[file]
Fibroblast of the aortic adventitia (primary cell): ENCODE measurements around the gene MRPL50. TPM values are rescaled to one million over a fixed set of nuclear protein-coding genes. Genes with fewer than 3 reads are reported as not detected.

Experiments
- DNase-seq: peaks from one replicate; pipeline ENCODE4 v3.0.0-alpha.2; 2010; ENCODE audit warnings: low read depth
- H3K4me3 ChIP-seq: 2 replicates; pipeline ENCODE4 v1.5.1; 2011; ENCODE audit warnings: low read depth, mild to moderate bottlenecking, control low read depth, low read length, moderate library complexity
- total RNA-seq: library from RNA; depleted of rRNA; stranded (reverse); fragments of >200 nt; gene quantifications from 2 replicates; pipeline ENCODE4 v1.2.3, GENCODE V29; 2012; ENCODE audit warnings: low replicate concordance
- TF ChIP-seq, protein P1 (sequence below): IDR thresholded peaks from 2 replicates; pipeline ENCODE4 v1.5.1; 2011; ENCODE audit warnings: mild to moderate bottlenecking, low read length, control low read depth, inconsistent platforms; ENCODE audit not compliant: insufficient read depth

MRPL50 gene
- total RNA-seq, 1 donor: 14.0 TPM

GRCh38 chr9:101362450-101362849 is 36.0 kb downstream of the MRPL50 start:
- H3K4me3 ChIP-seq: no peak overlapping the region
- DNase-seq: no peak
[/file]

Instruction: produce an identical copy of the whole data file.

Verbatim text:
Fibroblast of the aortic adventitia (primary cell): ENCODE measurements around the gene MRPL50. TPM values are rescaled to one million over a fixed set of nuclear protein-coding genes. Genes with fewer than 3 reads are reported as not detected.

Experiments
- DNase-seq: peaks from one replicate; pipeline ENCODE4 v3.0.0-alpha.2; 2010; ENCODE audit warnings: low read depth
- H3K4me3 ChIP-seq: 2 replicates; pipeline ENCODE4 v1.5.1; 2011; ENCODE audit warnings: low read depth, mild to moderate bottlenecking, control low read depth, low read length, moderate library complexity
- total RNA-seq: library from RNA; depleted of rRNA; stranded (reverse); fragments of >200 nt; gene quantifications from 2 replicates; pipeline ENCODE4 v1.2.3, GENCODE V29; 2012; ENCODE audit warnings: low replicate concordance
- TF ChIP-seq, protein P1 (sequence below): IDR thresholded peaks from 2 replicates; pipeline ENCODE4 v1.5.1; 2011; ENCODE audit warnings: mild to moderate bottlenecking, low read length, control low read depth, inconsistent platforms; ENCODE audit not compliant: insufficient read depth

MRPL50 gene
- total RNA-seq, 1 donor: 14.0 TPM

GRCh38 chr9:101362450-101362849 is 36.0 kb downstream of the MRPL50 start:
- H3K4me3 ChIP-seq: no peak overlapping the region
- DNase-seq: no peak